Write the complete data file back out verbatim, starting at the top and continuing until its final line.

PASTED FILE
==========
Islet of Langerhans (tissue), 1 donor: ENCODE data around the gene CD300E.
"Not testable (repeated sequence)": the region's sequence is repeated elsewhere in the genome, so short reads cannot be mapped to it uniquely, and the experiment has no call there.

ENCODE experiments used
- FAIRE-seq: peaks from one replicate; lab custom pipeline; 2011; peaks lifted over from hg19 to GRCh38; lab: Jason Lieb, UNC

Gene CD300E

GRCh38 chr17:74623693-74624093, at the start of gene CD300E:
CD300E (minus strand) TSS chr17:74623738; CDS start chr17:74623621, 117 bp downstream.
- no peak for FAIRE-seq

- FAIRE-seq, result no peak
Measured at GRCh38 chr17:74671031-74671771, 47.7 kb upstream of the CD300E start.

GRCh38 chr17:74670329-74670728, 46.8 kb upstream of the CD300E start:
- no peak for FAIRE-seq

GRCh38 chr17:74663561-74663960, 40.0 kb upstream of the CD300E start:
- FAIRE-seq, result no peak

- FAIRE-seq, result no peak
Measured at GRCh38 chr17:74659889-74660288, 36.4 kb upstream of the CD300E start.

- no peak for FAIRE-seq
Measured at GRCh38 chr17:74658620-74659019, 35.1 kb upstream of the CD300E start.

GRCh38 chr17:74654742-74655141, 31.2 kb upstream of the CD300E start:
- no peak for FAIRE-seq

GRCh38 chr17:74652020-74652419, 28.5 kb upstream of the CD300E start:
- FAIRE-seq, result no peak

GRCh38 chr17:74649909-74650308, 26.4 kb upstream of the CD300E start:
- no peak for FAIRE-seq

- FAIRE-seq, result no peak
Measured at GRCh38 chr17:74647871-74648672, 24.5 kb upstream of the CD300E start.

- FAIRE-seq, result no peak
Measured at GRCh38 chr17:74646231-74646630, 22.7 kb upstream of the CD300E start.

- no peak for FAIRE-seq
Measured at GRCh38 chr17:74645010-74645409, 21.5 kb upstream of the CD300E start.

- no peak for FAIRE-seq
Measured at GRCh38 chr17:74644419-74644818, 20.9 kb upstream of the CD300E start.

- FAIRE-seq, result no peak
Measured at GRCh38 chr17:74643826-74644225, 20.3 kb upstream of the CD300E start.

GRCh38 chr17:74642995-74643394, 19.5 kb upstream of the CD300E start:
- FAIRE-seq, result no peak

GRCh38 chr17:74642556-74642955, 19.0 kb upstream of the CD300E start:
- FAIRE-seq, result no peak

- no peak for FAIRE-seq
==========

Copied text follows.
Islet of Langerhans (tissue), 1 donor: ENCODE data around the gene CD300E.
"Not testable (repeated sequence)": the region's sequence is repeated elsewhere in the genome, so short reads cannot be mapped to it uniquely, and the experiment has no call there.

ENCODE experiments used
- FAIRE-seq: peaks from one replicate; lab custom pipeline; 2011; peaks lifted over from hg19 to GRCh38; lab: Jason Lieb, UNC

Gene CD300E

GRCh38 chr17:74623693-74624093, at the start of gene CD300E:
CD300E (minus strand) TSS chr17:74623738; CDS start chr17:74623621, 117 bp downstream.
- no peak for FAIRE-seq

- FAIRE-seq, result no peak
Measured at GRCh38 chr17:74671031-74671771, 47.7 kb upstream of the CD300E start.

GRCh38 chr17:74670329-74670728, 46.8 kb upstream of the CD300E start:
- no peak for FAIRE-seq

GRCh38 chr17:74663561-74663960, 40.0 kb upstream of the CD300E start:
- FAIRE-seq, result no peak

- FAIRE-seq, result no peak
Measured at GRCh38 chr17:74659889-74660288, 36.4 kb upstream of the CD300E start.

- no peak for FAIRE-seq
Measured at GRCh38 chr17:74658620-74659019, 35.1 kb upstream of the CD300E start.

GRCh38 chr17:74654742-74655141, 31.2 kb upstream of the CD300E start:
- no peak for FAIRE-seq

GRCh38 chr17:74652020-74652419, 28.5 kb upstream of the CD300E start:
- FAIRE-seq, result no peak

GRCh38 chr17:74649909-74650308, 26.4 kb upstream of the CD300E start:
- no peak for FAIRE-seq

- FAIRE-seq, result no peak
Measured at GRCh38 chr17:74647871-74648672, 24.5 kb upstream of the CD300E start.

- FAIRE-seq, result no peak
Measured at GRCh38 chr17:74646231-74646630, 22.7 kb upstream of the CD300E start.

- no peak for FAIRE-seq
Measured at GRCh38 chr17:74645010-74645409, 21.5 kb upstream of the CD300E start.

- no peak for FAIRE-seq
Measured at GRCh38 chr17:74644419-74644818, 20.9 kb upstream of the CD300E start.

- FAIRE-seq, result no peak
Measured at GRCh38 chr17:74643826-74644225, 20.3 kb upstream of the CD300E start.

GRCh38 chr17:74642995-74643394, 19.5 kb upstream of the CD300E start:
- FAIRE-seq, result no peak

GRCh38 chr17:74642556-74642955, 19.0 kb upstream of the CD300E start:
- FAIRE-seq, result no peak

- no peak for FAIRE-seq